Couldn't Help Myself...

Try as you might, there are some things you just can’t ignore.

I was all set to give the cricket discussion the big miss until the end of Day One, but a couple of headlines in the old browser had me recapping some previous thoughts on the morning lap around downtown Bowen.

The first of them was on the ABC News feed: Ashes: Brad Haddin calls Mickey Arthur 'very, very insecure', lauds impact of coach Darren Lehmann, which doesn’t come as any surprise apart from the fact that someone felt the point needed to be made.

The second appeared in The Guardian: Australia's Michael Clarke out to put Ashes misery in England behind him, which probably comes as no surprise to anyone who has read Clarke’s diary from the first part of the series. I haven’t, and don’t plan to, because I gather it’s a depressing read. The Guardian also had Glen McGrath opining: Australia's restored self-belief will help win them back the Ashes, which looked to be a fair assessment of where things are, devoid of predictions about whitewashes.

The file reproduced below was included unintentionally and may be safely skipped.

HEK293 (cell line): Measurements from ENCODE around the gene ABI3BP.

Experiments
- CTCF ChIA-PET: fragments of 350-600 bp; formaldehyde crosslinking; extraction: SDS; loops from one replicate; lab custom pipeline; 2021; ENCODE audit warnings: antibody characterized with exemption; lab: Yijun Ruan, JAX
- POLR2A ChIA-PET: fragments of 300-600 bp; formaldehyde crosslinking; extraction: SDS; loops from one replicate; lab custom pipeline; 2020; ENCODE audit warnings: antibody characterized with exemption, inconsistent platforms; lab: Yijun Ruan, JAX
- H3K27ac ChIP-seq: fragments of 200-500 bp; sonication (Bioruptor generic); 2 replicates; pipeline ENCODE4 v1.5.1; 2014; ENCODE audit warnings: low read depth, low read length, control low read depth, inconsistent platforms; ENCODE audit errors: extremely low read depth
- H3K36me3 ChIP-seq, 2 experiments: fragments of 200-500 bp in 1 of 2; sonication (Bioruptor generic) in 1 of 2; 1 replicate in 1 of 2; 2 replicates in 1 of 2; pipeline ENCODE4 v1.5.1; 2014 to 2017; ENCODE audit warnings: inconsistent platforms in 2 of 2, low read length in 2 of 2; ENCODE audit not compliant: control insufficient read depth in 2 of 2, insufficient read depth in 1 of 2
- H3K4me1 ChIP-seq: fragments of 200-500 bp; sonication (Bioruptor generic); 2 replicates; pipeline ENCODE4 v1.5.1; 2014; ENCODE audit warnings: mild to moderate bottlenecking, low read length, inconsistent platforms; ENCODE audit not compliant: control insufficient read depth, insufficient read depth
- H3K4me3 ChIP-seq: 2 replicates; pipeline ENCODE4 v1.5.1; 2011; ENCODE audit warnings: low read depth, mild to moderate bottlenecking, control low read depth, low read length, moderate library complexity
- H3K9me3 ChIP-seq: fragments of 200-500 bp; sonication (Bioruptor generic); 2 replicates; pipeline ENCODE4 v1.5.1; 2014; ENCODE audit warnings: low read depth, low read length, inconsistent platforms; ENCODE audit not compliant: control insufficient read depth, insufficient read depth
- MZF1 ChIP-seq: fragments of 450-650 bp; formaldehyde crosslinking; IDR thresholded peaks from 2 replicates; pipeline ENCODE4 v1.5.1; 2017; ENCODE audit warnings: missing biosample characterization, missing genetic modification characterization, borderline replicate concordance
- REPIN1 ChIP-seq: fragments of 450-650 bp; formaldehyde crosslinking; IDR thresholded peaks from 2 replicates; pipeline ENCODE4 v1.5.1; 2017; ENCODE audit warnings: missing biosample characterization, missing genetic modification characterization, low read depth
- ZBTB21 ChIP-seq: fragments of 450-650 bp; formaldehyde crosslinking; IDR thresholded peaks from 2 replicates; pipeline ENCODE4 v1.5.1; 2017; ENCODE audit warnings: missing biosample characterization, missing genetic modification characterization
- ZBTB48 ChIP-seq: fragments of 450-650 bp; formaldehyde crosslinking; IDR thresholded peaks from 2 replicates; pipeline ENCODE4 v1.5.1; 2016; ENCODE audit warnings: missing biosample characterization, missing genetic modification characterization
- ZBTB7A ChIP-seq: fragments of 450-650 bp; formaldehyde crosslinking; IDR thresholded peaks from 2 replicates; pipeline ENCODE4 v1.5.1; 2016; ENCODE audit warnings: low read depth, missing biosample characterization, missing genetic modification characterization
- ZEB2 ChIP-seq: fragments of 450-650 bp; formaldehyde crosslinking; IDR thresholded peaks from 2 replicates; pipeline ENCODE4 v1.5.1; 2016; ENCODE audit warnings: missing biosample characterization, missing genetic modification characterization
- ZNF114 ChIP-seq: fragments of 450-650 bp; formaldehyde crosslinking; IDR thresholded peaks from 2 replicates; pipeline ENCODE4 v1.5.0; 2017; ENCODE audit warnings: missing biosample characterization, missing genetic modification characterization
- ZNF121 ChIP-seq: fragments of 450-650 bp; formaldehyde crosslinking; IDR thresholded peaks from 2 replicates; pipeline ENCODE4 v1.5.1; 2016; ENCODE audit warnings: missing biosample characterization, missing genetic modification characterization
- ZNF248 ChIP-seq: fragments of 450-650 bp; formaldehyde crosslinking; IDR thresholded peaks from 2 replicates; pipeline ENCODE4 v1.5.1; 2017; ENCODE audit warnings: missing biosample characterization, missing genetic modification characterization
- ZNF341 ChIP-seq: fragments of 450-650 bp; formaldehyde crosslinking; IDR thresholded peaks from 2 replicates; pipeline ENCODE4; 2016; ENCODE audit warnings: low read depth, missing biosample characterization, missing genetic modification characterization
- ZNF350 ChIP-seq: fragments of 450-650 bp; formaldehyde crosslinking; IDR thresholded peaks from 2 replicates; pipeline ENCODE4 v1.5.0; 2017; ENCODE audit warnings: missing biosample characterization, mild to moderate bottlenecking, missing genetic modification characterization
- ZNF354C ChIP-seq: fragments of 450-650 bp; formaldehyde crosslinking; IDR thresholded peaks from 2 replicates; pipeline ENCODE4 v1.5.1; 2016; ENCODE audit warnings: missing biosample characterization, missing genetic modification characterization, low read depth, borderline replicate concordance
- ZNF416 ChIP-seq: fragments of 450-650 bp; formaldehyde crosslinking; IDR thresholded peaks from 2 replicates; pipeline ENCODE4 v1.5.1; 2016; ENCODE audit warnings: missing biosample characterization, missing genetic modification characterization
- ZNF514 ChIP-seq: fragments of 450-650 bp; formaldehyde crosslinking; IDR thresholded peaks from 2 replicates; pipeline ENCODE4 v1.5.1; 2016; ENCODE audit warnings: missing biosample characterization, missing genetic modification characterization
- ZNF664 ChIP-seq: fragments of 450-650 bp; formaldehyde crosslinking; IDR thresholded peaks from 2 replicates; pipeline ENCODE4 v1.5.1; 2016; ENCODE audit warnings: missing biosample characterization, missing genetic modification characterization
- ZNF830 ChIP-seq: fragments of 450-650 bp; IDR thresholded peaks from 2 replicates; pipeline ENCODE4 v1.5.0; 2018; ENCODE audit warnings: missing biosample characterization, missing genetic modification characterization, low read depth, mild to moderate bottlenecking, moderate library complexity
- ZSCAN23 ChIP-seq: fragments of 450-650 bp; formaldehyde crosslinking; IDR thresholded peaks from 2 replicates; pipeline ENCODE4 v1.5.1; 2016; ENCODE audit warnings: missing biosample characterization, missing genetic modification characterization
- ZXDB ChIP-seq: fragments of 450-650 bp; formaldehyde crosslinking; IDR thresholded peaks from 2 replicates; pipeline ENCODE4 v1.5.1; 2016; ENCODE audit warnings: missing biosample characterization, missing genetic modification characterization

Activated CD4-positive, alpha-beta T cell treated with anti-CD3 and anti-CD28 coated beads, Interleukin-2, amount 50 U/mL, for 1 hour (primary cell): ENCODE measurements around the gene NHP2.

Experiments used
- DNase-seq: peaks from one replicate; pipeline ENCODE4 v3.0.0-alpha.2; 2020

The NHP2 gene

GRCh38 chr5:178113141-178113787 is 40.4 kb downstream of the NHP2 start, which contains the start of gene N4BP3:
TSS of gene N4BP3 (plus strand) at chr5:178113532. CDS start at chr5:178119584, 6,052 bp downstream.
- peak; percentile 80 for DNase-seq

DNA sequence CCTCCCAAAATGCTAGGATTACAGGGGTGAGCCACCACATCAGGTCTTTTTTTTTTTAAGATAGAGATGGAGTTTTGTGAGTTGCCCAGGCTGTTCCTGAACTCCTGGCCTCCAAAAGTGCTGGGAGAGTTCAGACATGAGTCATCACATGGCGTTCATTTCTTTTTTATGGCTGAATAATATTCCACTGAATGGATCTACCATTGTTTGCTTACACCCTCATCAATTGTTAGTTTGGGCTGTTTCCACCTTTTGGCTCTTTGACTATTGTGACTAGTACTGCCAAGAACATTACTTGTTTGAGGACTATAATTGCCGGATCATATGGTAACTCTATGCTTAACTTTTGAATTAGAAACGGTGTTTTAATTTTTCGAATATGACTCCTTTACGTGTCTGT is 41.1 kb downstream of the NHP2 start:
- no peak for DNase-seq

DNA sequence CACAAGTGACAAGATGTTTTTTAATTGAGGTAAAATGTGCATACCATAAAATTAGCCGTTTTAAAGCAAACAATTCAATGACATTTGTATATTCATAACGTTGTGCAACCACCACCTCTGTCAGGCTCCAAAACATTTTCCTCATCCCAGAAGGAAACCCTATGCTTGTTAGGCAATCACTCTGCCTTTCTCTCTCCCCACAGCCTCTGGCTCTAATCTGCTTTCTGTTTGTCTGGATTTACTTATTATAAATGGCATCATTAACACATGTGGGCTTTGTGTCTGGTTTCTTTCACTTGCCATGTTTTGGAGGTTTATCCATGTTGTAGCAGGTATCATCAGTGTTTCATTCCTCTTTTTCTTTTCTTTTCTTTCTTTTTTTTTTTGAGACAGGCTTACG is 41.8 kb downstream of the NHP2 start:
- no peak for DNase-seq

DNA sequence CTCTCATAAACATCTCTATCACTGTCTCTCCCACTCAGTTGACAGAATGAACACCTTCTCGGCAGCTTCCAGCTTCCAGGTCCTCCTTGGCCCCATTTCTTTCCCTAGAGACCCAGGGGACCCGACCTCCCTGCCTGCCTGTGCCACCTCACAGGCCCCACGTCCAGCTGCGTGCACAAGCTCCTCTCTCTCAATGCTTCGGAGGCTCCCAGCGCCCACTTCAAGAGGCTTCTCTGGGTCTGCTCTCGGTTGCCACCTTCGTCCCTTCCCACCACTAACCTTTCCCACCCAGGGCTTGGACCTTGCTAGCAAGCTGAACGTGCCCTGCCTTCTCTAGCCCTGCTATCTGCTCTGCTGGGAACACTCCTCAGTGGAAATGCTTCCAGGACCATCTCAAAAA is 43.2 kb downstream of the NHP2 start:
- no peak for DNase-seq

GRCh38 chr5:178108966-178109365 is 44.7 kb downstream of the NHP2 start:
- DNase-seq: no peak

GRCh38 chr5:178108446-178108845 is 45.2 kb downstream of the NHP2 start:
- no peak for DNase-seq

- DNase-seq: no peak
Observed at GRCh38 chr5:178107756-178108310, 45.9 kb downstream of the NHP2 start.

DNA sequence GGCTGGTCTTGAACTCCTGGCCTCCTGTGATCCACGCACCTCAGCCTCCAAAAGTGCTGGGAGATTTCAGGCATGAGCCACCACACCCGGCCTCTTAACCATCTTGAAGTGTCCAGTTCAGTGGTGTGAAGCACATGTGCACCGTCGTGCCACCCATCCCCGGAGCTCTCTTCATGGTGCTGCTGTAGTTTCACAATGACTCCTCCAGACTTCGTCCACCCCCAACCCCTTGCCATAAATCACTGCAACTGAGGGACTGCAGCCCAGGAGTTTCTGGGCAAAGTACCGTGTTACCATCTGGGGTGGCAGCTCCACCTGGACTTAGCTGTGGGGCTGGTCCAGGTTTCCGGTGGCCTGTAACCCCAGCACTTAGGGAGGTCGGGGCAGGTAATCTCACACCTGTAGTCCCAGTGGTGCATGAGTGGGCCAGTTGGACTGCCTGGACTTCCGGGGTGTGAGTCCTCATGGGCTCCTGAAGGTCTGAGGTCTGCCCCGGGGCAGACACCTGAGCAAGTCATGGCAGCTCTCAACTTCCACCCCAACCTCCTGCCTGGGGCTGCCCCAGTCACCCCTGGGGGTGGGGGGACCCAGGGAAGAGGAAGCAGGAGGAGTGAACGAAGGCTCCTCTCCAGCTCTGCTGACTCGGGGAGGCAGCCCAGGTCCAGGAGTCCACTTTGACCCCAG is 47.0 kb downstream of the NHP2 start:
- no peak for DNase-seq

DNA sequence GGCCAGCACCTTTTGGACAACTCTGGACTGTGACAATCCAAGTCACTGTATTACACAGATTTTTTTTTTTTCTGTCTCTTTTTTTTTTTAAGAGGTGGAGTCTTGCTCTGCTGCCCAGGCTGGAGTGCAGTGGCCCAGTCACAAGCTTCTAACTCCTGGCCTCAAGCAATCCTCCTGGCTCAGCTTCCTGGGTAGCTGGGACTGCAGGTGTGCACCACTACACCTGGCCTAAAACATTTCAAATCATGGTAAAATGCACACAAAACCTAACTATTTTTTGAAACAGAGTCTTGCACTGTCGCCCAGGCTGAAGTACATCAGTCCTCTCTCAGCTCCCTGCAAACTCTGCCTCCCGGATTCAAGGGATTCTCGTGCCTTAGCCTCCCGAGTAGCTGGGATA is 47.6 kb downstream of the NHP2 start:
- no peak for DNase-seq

Most of the pre-Jimbo section of morning walk was spent folding those matters into previous ideas, and it’s obvious that we don’t want to be complicating things too much. When you do that, the plot tends to go out the window.

Without dwelling too much on the Arthur era it’s obvious that, for much of that time,  we didn’t know what our best Test line up was. Uncertainty fuels insecurity, and it was a matter of plugging away until a couple of blokes stuck their hands up and looked to deliver. Pick and stick is an easy concept, but requires a bit of courage when it comes to the stick part. It’s easy to chop and change.

The side that goes out onto the paddock tomorrow is the strongest side we can assemble out of what’s available. McGrath makes the valid point that we’ll be in trouble if we lose Johnson, Harris or Siddle, but that’s not rocket surgery either.

You’d suspect Cutting is the next cab off the rank, and playing Faulkner if the track looks like it will help the quicks will share the work load, particularly since it looks like Watto will be right for a partial workload.

The cupboard might look relatively bare after that, but there are other quicks around, and if they’re needed it’ll be a case of waiting to see whether they measure up. Simple enough, that feller.

Laying Down the Law

 © Ian Hughes 2014